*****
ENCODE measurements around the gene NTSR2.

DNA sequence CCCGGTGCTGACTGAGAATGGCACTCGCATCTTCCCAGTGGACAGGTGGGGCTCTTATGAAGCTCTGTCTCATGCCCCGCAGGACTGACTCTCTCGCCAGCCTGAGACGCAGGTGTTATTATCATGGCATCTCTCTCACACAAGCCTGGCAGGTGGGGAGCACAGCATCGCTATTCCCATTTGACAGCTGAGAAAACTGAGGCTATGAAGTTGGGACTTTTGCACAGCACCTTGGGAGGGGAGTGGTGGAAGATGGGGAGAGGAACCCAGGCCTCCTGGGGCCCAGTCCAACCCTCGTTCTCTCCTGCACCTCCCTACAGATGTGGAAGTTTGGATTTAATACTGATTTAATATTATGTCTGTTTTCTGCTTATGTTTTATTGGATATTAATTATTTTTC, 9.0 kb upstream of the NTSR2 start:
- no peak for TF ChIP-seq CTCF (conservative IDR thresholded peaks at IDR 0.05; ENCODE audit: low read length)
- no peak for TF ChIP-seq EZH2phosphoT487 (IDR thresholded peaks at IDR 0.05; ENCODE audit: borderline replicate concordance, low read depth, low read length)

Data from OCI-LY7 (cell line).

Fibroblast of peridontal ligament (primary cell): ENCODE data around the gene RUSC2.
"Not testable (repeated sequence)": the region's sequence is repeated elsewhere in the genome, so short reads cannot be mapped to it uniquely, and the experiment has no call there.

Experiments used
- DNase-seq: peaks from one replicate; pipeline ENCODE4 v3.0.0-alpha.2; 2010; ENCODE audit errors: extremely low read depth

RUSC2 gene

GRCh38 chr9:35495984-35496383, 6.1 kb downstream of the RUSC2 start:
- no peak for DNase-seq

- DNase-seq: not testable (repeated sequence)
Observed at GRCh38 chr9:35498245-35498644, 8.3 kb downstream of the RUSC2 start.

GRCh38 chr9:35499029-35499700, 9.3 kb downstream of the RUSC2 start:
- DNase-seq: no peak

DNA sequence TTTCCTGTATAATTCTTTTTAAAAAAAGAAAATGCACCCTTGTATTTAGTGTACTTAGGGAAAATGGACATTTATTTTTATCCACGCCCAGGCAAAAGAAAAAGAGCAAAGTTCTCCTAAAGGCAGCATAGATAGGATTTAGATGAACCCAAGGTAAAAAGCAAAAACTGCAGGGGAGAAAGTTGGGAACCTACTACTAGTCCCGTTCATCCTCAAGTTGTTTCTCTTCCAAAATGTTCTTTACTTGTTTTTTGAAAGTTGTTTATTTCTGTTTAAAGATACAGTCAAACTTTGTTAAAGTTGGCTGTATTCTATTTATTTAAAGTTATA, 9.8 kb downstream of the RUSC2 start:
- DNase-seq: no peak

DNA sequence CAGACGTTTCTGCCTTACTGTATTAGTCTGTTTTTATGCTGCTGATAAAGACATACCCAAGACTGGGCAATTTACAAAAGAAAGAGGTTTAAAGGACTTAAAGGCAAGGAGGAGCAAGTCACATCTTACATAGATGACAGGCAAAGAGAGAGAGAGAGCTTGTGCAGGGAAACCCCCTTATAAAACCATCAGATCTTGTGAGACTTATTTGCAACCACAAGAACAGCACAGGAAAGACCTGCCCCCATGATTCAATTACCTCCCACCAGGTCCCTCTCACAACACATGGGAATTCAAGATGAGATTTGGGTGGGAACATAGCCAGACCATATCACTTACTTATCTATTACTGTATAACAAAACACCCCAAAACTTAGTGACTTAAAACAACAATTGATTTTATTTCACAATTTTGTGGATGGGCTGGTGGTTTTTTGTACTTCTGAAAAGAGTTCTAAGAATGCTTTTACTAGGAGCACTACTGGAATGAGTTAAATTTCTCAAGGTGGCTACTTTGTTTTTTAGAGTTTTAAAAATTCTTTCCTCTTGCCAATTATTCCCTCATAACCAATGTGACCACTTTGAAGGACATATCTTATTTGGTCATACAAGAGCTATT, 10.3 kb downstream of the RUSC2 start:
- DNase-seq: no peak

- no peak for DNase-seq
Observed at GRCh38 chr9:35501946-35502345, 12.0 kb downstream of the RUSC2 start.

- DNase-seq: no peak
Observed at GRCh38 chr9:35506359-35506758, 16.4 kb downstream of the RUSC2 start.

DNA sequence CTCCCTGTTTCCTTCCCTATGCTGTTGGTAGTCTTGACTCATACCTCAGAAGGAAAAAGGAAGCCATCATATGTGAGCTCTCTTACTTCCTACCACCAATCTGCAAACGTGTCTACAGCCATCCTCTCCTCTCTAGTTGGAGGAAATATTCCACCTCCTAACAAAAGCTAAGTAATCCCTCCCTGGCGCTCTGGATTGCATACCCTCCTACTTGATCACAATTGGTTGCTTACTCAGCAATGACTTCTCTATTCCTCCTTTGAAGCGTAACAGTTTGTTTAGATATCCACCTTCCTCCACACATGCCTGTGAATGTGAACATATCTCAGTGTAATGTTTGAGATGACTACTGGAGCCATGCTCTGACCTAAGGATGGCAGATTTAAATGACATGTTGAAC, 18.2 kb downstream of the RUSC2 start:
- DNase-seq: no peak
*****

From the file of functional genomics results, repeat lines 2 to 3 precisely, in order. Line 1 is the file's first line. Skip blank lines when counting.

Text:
DNA sequence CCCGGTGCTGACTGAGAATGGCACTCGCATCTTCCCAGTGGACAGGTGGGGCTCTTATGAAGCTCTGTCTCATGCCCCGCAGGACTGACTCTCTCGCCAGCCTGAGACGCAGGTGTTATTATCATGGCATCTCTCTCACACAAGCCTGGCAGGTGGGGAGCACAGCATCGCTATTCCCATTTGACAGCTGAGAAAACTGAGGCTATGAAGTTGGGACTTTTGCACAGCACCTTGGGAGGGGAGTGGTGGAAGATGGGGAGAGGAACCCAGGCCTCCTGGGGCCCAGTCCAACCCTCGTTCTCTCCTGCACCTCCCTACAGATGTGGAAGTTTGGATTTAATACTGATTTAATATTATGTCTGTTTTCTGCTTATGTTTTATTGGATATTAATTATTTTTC, 9.0 kb upstream of the NTSR2 start:
- no peak for TF ChIP-seq CTCF (conservative IDR thresholded peaks at IDR 0.05; ENCODE audit: low read length)